“There are no easy answers, but we must begin by enforcing stricter penalties and increasing our scrutiny of inadequate facilities.”
The cumulative number of confirmed coronavirus cases in New Jersey as on Jan. 28 was 1,817,614 with 5,601 total new PCR cases. There were 936 probable cases, bringing the cumulative total of antigen tests to 284,613. The total number of individual cases for the state is 2,102,227.
As for those that have passed, the state reported 113 confirmed deaths, bringing that total to 28,301. The state listed probable deaths at 2,907, bringing the overall total to 31,320. State officials noted 54 deaths occurred in the last 24 hours of reporting that have not yet been lab confirmed.
For North Jersey counties on Jan. 28, Bergen had a total of 715 new confirmed cases and 107 new probable cases, Essex 376 new cases and 28 new probable case, Hudson 418 new cases and 65 new probable cases, Morris 293 new confirmed cases and 48 new probable cases, Passaic 709 new cases and 40 new probable cases, Sussex 85 new cases and 20 new probable cases, and Warren 305 new cases and eight new probable cases.
Of the total confirmed deaths in North Jersey, Essex County has the most with 3,114, followed by Bergen at 2,949, Hudson with 2,379, Passaic at 2,019, Morris at 1,171, Sussex at 351, and Warren County at 282.
In regards to probable deaths reported Jan. 24, Bergen has 332, Essex has 316, Morris has 276, Hudson has 224, Passaic has 202, Sussex has 79 and Warren has 27.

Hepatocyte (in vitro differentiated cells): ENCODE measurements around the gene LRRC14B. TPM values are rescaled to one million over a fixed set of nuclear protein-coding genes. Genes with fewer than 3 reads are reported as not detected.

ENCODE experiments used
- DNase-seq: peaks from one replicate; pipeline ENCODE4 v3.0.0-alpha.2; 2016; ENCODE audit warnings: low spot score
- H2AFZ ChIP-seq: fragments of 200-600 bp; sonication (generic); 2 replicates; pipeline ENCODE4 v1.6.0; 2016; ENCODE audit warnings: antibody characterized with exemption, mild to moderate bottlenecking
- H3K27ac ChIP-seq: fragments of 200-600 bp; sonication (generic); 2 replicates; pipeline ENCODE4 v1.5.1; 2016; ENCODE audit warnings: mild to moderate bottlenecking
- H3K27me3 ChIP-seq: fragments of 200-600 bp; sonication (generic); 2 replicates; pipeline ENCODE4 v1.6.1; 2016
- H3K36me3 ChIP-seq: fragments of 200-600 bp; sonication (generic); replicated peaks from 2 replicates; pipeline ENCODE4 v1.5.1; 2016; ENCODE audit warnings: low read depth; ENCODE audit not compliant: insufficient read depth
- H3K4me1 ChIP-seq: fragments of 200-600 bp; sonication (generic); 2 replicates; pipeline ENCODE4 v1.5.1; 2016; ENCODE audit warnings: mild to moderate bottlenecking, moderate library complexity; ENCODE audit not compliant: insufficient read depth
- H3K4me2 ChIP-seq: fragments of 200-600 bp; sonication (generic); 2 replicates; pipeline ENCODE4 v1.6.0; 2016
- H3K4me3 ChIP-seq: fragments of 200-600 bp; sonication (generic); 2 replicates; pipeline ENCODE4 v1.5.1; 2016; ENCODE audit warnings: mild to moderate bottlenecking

As for the rate of transmission reported Jan. 28, it declined to 0.55 from 0.58 two days before. The daily rate of infections from those tested Jan. 23 was 19.3%; by region, the rate was 16.3% in the North, 20.6% in the Central region and 23.8% in the South.
The state’s dashboard had a count of 3,487 patients hospitalized as all but one of the 71 hospitals in the Garden State filed reports Jan. 28. By region, there were 1,325 in the North, 1,234 in the Central and 928 in the South—the first time under 1,000 since New Year’s Day. Of those hospitalized, 605 are in intensive care units and 383 on ventilators. A total of 513 patients were discharged in the last 24 hour reporting period.
Officials have continually cited transmission rate, hospitalizations, intensive care units, ventilators and positivity rate as health data they rely on to track how the coronavirus is being contained in New Jersey, guiding them in determining when restrictions have to be tightened or lifted.
Long-term Care Facilities
Health officials noted 563 long-term care facilities are currently reporting at least one case of COVID-19, accounting for a total of 25,206 of the cases, broken down between 11,622 residents and 13,584 staff.
Cumulatively, 2,352 long-term care facilities have reported an outbreak infecting 45,431 residents and 36,604 staff, for a total of 82,035.
The state’s official death total will now be reported as those that are lab confirmed, sits at 8,971 on Jan. 28. The facilities are reporting to the state 8,386 residents deaths and 148 staff deaths.